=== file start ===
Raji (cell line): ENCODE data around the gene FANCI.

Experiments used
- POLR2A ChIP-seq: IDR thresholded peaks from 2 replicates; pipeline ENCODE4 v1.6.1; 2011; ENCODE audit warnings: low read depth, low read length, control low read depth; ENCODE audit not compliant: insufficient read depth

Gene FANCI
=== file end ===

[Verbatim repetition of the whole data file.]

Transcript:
Raji (cell line): ENCODE data around the gene FANCI.

Experiments used
- POLR2A ChIP-seq: IDR thresholded peaks from 2 replicates; pipeline ENCODE4 v1.6.1; 2011; ENCODE audit warnings: low read depth, low read length, control low read depth; ENCODE audit not compliant: insufficient read depth

Gene FANCI